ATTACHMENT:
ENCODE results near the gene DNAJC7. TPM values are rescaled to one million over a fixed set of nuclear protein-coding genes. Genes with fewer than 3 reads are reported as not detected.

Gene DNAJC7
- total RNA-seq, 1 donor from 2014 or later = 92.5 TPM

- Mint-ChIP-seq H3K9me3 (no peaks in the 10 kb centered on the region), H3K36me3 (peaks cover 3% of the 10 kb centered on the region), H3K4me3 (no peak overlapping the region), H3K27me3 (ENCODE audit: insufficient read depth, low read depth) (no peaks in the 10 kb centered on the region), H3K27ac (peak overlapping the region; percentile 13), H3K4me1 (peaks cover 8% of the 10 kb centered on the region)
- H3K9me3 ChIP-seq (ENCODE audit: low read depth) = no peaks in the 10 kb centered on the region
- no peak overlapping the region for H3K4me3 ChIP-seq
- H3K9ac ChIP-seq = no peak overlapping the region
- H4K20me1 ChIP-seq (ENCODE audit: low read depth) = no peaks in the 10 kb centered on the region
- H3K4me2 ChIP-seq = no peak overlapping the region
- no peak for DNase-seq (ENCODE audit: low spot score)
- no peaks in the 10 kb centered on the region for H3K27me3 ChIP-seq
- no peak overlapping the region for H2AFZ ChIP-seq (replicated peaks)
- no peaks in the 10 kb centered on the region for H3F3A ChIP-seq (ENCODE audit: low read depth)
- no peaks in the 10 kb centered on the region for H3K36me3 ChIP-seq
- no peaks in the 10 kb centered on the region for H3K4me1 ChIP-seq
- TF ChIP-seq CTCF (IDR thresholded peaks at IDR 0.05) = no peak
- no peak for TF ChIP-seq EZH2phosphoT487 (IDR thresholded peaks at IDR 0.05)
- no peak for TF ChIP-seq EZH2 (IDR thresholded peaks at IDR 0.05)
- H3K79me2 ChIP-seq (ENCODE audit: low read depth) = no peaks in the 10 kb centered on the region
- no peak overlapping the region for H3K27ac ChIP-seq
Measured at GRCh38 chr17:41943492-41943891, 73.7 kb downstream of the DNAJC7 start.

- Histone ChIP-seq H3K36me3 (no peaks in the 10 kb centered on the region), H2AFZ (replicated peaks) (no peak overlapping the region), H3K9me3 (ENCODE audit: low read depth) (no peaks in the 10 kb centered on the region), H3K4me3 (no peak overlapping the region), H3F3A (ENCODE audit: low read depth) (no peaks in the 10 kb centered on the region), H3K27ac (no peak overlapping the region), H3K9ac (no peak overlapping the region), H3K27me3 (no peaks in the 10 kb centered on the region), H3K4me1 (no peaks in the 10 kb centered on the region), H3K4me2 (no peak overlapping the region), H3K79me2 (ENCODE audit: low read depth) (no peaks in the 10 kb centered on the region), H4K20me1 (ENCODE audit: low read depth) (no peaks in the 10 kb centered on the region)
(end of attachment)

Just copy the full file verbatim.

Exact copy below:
ENCODE results near the gene DNAJC7. TPM values are rescaled to one million over a fixed set of nuclear protein-coding genes. Genes with fewer than 3 reads are reported as not detected.

Gene DNAJC7
- total RNA-seq, 1 donor from 2014 or later = 92.5 TPM

- Mint-ChIP-seq H3K9me3 (no peaks in the 10 kb centered on the region), H3K36me3 (peaks cover 3% of the 10 kb centered on the region), H3K4me3 (no peak overlapping the region), H3K27me3 (ENCODE audit: insufficient read depth, low read depth) (no peaks in the 10 kb centered on the region), H3K27ac (peak overlapping the region; percentile 13), H3K4me1 (peaks cover 8% of the 10 kb centered on the region)
- H3K9me3 ChIP-seq (ENCODE audit: low read depth) = no peaks in the 10 kb centered on the region
- no peak overlapping the region for H3K4me3 ChIP-seq
- H3K9ac ChIP-seq = no peak overlapping the region
- H4K20me1 ChIP-seq (ENCODE audit: low read depth) = no peaks in the 10 kb centered on the region
- H3K4me2 ChIP-seq = no peak overlapping the region
- no peak for DNase-seq (ENCODE audit: low spot score)
- no peaks in the 10 kb centered on the region for H3K27me3 ChIP-seq
- no peak overlapping the region for H2AFZ ChIP-seq (replicated peaks)
- no peaks in the 10 kb centered on the region for H3F3A ChIP-seq (ENCODE audit: low read depth)
- no peaks in the 10 kb centered on the region for H3K36me3 ChIP-seq
- no peaks in the 10 kb centered on the region for H3K4me1 ChIP-seq
- TF ChIP-seq CTCF (IDR thresholded peaks at IDR 0.05) = no peak
- no peak for TF ChIP-seq EZH2phosphoT487 (IDR thresholded peaks at IDR 0.05)
- no peak for TF ChIP-seq EZH2 (IDR thresholded peaks at IDR 0.05)
- H3K79me2 ChIP-seq (ENCODE audit: low read depth) = no peaks in the 10 kb centered on the region
- no peak overlapping the region for H3K27ac ChIP-seq
Measured at GRCh38 chr17:41943492-41943891, 73.7 kb downstream of the DNAJC7 start.

- Histone ChIP-seq H3K36me3 (no peaks in the 10 kb centered on the region), H2AFZ (replicated peaks) (no peak overlapping the region), H3K9me3 (ENCODE audit: low read depth) (no peaks in the 10 kb centered on the region), H3K4me3 (no peak overlapping the region), H3F3A (ENCODE audit: low read depth) (no peaks in the 10 kb centered on the region), H3K27ac (no peak overlapping the region), H3K9ac (no peak overlapping the region), H3K27me3 (no peaks in the 10 kb centered on the region), H3K4me1 (no peaks in the 10 kb centered on the region), H3K4me2 (no peak overlapping the region), H3K79me2 (ENCODE audit: low read depth) (no peaks in the 10 kb centered on the region), H4K20me1 (ENCODE audit: low read depth) (no peaks in the 10 kb centered on the region)